Adapt or perish — dealing with the fast-changing face of snowsports 

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"It may be hard for an egg to turn into a bird: harder for it to learn to fly while remaining an egg. We are like eggs at present. And you can't go on indefinitely being just an ordinary, decent egg. We must be hatched or go bad."

- C.S. Lewis

Can you believe it? Only two months till Opening Day and the start of snowsliding season. Where did the days go? I mean, can it really be that close?

Given Whistler's ├╝ber-warm summer, it is hard to believe that snow could start falling in the high country within the next few weeks. But it will. Our clear sunny days will slowly give way to sombre half-lit ones. Rainfall will become ubiquitous once again. And we'll all suffer from S.A.D. to one degree or another.

But not for long. For high up in the alpine, a stain of white will soon appear on the rocks, grow, recede, and then start to spread again. Steadily, irrevocably, it will creep its way ever downward, softening everything in its path, gradually turning a nasty environment into a surprisingly friendly one. And then one morning we'll all wake up and voila — just like magic, our little mountain valley will once more be transformed into the snowsliding playground we've all come to know and love.

I know. I know. Given the 21st century's myriad sports choices, waxing nostalgic for a particular sport in a particular season seems, hmm... anachronistic? But I can't help it. It's just so hard-wired in me. From the moment I could ski, mid-September was always switchover time. You know, when talk of summer adventures shifted over to preparations for the coming winter.

That was before mountain biking of course. And windsurfing, and kite sailing, and parapenting and sports climbing and rafting and paddleboarding and... Ouf! When I was a kid, skiing was pretty much the only adrenaline game in town (unless of course you were into cars). Maybe that's why we all got so excited in early fall.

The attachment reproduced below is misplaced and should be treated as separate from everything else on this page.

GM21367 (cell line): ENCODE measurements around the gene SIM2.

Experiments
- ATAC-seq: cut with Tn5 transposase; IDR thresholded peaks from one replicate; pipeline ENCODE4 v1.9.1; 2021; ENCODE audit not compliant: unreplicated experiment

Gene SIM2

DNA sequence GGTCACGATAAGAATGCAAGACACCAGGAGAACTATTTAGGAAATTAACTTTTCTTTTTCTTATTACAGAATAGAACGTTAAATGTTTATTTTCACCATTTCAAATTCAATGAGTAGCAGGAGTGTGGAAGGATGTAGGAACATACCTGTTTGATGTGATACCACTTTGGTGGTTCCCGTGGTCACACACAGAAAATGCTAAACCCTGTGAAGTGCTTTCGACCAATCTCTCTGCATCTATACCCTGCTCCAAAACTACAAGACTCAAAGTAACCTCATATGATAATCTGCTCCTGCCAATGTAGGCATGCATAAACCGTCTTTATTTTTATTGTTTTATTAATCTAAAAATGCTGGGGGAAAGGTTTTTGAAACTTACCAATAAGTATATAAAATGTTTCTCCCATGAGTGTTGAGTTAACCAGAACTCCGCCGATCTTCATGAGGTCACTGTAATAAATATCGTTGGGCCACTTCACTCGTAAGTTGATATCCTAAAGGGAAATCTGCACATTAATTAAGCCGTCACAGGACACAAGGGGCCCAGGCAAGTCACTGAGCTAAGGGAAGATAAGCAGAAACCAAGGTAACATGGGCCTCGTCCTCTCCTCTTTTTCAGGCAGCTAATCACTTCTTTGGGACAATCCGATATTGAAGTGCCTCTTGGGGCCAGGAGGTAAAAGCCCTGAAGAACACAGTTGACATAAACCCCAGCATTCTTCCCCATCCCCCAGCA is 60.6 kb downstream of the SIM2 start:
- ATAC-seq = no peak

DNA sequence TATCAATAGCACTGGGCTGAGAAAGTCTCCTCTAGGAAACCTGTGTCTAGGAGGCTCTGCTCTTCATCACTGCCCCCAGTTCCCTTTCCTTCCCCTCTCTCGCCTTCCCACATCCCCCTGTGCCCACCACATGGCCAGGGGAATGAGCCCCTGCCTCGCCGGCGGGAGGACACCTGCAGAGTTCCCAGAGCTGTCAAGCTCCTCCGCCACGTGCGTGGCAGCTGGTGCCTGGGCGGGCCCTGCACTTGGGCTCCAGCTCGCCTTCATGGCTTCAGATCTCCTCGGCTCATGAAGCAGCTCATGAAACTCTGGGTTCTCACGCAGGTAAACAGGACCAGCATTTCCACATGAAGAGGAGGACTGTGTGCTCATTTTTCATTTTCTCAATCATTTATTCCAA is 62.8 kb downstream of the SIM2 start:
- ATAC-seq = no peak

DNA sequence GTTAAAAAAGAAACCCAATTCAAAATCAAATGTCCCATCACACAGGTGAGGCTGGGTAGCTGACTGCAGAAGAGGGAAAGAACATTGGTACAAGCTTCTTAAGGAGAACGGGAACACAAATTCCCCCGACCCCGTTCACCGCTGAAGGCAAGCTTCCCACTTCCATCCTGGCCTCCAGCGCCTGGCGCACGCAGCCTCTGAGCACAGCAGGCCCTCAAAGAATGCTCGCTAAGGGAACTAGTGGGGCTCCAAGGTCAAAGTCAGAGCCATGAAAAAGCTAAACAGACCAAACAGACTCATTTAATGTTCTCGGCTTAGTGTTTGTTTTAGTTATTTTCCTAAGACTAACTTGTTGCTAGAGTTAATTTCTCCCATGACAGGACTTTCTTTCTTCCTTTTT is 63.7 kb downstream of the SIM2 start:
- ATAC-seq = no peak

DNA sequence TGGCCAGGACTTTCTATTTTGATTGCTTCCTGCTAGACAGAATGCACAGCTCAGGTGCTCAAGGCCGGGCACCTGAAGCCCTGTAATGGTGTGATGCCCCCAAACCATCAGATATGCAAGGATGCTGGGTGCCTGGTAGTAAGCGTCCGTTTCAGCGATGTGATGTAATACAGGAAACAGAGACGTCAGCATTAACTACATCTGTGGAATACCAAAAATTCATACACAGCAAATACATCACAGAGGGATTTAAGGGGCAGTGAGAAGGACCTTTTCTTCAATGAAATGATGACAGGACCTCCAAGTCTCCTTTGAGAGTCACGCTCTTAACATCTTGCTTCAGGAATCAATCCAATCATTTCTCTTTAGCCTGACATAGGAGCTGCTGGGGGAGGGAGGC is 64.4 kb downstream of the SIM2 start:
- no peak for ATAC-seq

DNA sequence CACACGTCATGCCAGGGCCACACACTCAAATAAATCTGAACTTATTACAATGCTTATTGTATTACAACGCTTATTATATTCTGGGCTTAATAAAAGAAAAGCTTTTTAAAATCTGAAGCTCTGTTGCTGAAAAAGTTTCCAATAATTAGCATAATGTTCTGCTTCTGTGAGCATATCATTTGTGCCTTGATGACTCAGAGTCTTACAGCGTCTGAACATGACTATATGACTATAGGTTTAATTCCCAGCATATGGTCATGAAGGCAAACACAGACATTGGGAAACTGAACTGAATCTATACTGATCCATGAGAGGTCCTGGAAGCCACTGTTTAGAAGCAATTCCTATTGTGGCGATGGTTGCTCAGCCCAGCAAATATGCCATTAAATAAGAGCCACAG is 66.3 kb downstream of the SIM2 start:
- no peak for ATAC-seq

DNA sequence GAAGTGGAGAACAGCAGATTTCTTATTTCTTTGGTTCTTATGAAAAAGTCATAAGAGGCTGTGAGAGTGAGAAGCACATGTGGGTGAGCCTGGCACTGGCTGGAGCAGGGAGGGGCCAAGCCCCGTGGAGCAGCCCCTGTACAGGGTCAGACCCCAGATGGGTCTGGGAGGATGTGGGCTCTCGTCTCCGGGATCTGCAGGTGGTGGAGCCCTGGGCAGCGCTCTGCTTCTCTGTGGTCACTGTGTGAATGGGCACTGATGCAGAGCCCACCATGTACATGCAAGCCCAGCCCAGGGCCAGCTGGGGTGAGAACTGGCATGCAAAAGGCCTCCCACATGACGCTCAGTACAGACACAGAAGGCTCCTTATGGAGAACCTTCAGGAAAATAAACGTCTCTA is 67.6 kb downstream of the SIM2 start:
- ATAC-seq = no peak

Dryland training really meant something back then. You got together with your ski club mates two, three days a week (and for most of Sunday) and worked hard to prepare your body for the rigours of the coming season. It wasn't all that scientific. In fact, most of what we did would be dismissed by modern sports trainers as woefully "unspecific." But it was demanding.

Skis, you see, didn't turn by themselves in those days. As for boot support, forget about it. It was all you — muscles, sinews, guts — and it took everything you had to force those old planks into the falline. But that was just the beginning. For once you steered them downhill, well, it took even more strength to get them to turn right or left. Skiing, in other words, was not for the wimp... or the weak. We did a lot of deep squats and stair climbs and piggy-back sprints because of that. Probably too much. As my coach loved to say: "If it doesn't hurt, you're not doing it right."

Now that I think about it, those dryland sessions weren't just about preparing physically for the coming ski season. No. They were a re-affirmation of your membership in the tribe. All that sweat and effort — all that pain and agony and screaming quads and endless sit-ups — it was like a rite of passage... yet another way to share your passion for sliding on snow with like-minded crazies. And it worked.

My home hill, as a kid, was Mont Sainte-Anne. A mere pimple by Whistler standards, the Quebec City dowager still boasts a robust 2,000 feet (610 metres) of vertical (roughly equivalent to skiing from mid-station at Creekside) and is considered one of the more demanding hills east of the Rockies. Once upon a time, Ste. Anne also boasted a really vigorous tribe of snowsliders.

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